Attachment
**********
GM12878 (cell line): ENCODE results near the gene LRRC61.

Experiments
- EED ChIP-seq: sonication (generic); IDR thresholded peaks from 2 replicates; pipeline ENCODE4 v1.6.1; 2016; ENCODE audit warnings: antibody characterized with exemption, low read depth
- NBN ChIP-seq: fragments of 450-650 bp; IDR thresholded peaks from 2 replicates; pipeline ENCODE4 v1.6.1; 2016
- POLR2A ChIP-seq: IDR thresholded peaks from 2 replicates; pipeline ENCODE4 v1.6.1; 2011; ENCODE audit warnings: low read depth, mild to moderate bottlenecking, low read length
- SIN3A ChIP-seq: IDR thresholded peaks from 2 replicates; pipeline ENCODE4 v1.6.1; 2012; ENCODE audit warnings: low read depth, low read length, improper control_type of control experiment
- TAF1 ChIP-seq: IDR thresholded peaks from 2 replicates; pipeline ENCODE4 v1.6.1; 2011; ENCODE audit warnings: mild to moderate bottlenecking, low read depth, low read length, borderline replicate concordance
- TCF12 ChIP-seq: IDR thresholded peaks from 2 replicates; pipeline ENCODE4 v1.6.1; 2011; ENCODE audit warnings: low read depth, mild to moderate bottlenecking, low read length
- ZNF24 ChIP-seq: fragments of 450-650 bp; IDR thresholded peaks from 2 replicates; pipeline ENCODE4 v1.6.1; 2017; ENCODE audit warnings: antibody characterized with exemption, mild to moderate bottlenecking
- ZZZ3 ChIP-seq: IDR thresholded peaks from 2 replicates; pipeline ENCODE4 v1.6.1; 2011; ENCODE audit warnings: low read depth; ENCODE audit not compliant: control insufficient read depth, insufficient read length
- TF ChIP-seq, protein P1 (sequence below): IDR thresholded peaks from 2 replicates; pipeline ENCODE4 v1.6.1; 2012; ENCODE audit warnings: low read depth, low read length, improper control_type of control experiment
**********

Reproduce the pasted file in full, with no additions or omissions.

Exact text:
GM12878 (cell line): ENCODE results near the gene LRRC61.

Experiments
- EED ChIP-seq: sonication (generic); IDR thresholded peaks from 2 replicates; pipeline ENCODE4 v1.6.1; 2016; ENCODE audit warnings: antibody characterized with exemption, low read depth
- NBN ChIP-seq: fragments of 450-650 bp; IDR thresholded peaks from 2 replicates; pipeline ENCODE4 v1.6.1; 2016
- POLR2A ChIP-seq: IDR thresholded peaks from 2 replicates; pipeline ENCODE4 v1.6.1; 2011; ENCODE audit warnings: low read depth, mild to moderate bottlenecking, low read length
- SIN3A ChIP-seq: IDR thresholded peaks from 2 replicates; pipeline ENCODE4 v1.6.1; 2012; ENCODE audit warnings: low read depth, low read length, improper control_type of control experiment
- TAF1 ChIP-seq: IDR thresholded peaks from 2 replicates; pipeline ENCODE4 v1.6.1; 2011; ENCODE audit warnings: mild to moderate bottlenecking, low read depth, low read length, borderline replicate concordance
- TCF12 ChIP-seq: IDR thresholded peaks from 2 replicates; pipeline ENCODE4 v1.6.1; 2011; ENCODE audit warnings: low read depth, mild to moderate bottlenecking, low read length
- ZNF24 ChIP-seq: fragments of 450-650 bp; IDR thresholded peaks from 2 replicates; pipeline ENCODE4 v1.6.1; 2017; ENCODE audit warnings: antibody characterized with exemption, mild to moderate bottlenecking
- ZZZ3 ChIP-seq: IDR thresholded peaks from 2 replicates; pipeline ENCODE4 v1.6.1; 2011; ENCODE audit warnings: low read depth; ENCODE audit not compliant: control insufficient read depth, insufficient read length
- TF ChIP-seq, protein P1 (sequence below): IDR thresholded peaks from 2 replicates; pipeline ENCODE4 v1.6.1; 2012; ENCODE audit warnings: low read depth, low read length, improper control_type of control experiment